With the end of the US Presidential election fast approaching, Peggy Noonan, former speechwriter for Ronald Reagan, offered some pretty blunt advice to Mitt Romney’s campaign in her Wall Street Journal column, “Romney Needs a New CEO: How to save a listing campaign, the Baker Way.

She “politely” observed that Romney was “a damaged and flawed candidate”… blasted the RNC’s failure “to relaunch a rebranded Romney”… marveled at his “stunning” response to the Libya crisis… and polished it off with the “47% comment” not being helpful. Ouch.

Further, Noonan called Romney’s campaign “incompetent” and a “rolling calamity.” Politely. Double ouch.

I am of course, less polite, because I would summarize Romney’s campaign thus fas as a cluster[intercourse].

But fear not my Republican friends, Ms. Noonan offers RomneyLand a last ditched plan for salvation: Call in Winston “The Wolf” Wolfe.

Not Harvey Keitel… James A. Baker III.

Yes, it is now the set of Pulp Fiction in RomneyLand: There is a dead man with his head blown off in the back seat of Mitt’s car outside his Boston headquarters. They are standing in Jimmy’s kitchen and Team Romney… does… not… know… what… to… do.

Bring in The Wolf – Mr. James A. Baker III:

“… This was a man who could run a campaign… Mr. Baker, who ran things that are by nature chaotic and messy—campaigns and White Houses—with wisdom, focus, efficiency, determination and discipline…. Mr. Baker’s central insight: The candidate can’t run the show. He can’t be the CEO of the campaign and be the candidate… He has to learn to trust others—many others. Mr. Baker broke up power centers while at the same time establishing clear lines of authority—and responsibility. When you screwed up, he let you know in one quick hurry. But most of all he had judgment… He didn’t like hacks, he didn’t get their point, and he knew one when he saw one…”

As someone who has managed campaigns for over twenty years, there is merit to Ms. Noonan’s recommendation. Romney’s staff and advisors have proven time and again their amateur status. But having executed a few “hostile takeovers” of campaigns in trouble, the staff in Boston won’t be the problem should they heed Noonan’s advice. Mitt Romney will be the problem. I can actually visualize Romney as Vincent Vega (John Travolta), standing in his kitchen with a bloodstained shirt, commanding Mr. Wolfe to say, “please”.

“… Get it straight buster – I’m not here to say please, I’m here to tell you what to do and if self-preservation is an instinct you possess you’d better fucking do it and do it quick. I’m here to help – if my help’s not appreciated then lotsa luck, gentlemen…”


“… If I’m curt with you it’s because time is a factor. I think fast, I talk fast and I need you guys to act fast if you wanna get out of this. So, pretty please… with sugar on top. Clean the fucking car.”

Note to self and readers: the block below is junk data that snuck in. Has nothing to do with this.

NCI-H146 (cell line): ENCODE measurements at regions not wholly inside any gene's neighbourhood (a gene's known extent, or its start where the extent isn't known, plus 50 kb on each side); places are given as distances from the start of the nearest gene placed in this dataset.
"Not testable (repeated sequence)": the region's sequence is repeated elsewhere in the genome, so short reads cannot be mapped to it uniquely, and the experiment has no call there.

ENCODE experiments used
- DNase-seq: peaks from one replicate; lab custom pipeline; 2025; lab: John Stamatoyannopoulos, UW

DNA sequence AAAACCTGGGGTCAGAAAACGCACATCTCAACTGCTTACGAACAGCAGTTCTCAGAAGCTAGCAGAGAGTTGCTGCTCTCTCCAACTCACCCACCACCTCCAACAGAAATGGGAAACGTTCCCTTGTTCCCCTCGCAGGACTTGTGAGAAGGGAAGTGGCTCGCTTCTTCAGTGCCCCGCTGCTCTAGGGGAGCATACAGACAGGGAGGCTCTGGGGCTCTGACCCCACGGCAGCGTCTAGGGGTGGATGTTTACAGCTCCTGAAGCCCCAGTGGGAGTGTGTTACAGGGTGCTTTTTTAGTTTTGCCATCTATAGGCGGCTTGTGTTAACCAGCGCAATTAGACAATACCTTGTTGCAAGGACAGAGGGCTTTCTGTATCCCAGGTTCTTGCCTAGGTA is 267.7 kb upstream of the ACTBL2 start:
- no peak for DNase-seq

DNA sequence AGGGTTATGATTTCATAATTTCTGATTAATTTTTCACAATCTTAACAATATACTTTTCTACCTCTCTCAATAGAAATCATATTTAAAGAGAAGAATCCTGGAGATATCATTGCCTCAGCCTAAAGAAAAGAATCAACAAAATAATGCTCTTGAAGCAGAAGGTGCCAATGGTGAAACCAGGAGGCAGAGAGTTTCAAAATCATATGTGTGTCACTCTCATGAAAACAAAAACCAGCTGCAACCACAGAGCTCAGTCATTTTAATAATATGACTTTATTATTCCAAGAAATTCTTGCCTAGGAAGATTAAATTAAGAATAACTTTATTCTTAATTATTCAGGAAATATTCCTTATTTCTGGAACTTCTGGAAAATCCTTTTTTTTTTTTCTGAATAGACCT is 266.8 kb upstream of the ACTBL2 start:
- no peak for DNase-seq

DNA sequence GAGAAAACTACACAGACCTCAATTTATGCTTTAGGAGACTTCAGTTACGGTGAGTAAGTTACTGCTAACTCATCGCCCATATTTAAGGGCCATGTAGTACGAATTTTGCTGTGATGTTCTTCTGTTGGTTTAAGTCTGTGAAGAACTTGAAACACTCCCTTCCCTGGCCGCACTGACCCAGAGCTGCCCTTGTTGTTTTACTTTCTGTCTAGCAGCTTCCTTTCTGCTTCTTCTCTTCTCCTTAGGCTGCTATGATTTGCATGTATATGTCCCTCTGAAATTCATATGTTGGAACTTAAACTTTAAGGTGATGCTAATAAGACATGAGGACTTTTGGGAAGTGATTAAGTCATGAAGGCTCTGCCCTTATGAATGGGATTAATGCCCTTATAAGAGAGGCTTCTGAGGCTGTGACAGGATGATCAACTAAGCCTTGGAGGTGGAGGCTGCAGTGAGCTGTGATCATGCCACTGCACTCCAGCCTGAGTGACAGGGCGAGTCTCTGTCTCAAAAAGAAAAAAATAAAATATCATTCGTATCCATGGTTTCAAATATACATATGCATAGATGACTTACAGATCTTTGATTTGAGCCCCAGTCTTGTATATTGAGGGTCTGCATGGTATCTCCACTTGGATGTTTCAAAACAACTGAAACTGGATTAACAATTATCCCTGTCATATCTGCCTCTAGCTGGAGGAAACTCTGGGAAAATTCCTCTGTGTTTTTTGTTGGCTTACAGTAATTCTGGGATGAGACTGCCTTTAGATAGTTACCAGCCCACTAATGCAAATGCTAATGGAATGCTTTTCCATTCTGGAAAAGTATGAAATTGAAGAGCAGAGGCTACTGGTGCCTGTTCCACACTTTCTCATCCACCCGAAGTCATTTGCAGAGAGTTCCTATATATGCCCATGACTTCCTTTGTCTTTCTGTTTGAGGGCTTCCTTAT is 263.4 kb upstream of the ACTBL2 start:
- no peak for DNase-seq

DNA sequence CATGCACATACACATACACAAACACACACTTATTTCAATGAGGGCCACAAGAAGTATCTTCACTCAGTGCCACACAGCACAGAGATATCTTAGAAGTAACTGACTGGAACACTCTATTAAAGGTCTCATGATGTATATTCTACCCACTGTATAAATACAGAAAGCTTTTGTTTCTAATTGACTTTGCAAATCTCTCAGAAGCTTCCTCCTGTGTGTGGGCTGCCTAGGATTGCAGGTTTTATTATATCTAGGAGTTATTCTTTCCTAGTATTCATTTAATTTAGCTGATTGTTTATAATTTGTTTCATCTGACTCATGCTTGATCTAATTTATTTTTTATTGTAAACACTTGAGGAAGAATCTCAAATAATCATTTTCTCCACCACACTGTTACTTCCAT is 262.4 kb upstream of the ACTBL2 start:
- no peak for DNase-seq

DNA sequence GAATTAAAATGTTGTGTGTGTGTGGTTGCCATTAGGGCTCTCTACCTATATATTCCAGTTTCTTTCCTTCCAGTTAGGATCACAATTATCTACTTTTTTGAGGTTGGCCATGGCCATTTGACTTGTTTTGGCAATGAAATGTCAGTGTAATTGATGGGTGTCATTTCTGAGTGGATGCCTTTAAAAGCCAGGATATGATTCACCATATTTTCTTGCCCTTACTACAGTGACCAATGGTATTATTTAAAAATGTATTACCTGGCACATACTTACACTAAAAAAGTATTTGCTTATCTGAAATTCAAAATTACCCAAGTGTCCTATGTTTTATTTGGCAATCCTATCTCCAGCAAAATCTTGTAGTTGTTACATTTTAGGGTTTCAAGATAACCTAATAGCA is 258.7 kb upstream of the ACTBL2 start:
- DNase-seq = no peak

Not going to happen.

Romney doesn’t have the character to admit his 6-7 year campaign is a total failure and entrust to someone like Mr. Baker. Few candidates do.

In 2008, I was hired to take the helm of Jared Polis’ then lagging campaign for Congress in Colorado. The first few weeks were not pretty, as the “pink slips” flew, and the campaign’s staff, message and strategy were completely overhauled. Working with Jared, we instilled a new sense of discipline and focus and urgency, which included him getting out of the headquarters and strategy sessions, and out talking to voters. Not only did we close the double-digit polling deficit we faced, we won handily in the end.

It took guts for Jared to bring me in and shake up his own campaign. And while I got pegged as someone “you don’t hear a lot of nice personal things about” by some pundit in a post-election article, we now call Jared Polis, Mr. Congressman.

Noonan’s very accurate portrayal of what a winning campaign looks like, runs completely counter to Mitt Romney’s stated worldview: “A campaign is a communal exercise. It isn’t about individual entrepreneurs. It’s people pitching in together, aiming their high talents at one single objective: victory.”

Romney will never rebrand (again) his campaign around the theme of “people pitching in together.” Instead, Romney as CEO and entrepreneur extraordinaire, will continue to run his campaign like he ran Bain – with a healthy dose of disdain for the little people and his own sense of superiority.

I once managed a campaign for a millionaire (inherited) businessman (failure) who insisted that we needed to run his campaign like he ran his businesses (I refused). Mercifully, I was fired. Predictably, he lost. Badly.

As a supporter of President Obama, I hope Romney completely ignores Noonan. Seven more weeks of Boston minor league hacks running around with their etch-o-sketches will be pure joy.

Romney should realize Mr. Baker is “thirty minutes away” and he’d “be there in ten.” But he won’t do it. He doesn’t have the guts.

Besides… not even Winston Wolfe can clean up Mitt’s mess.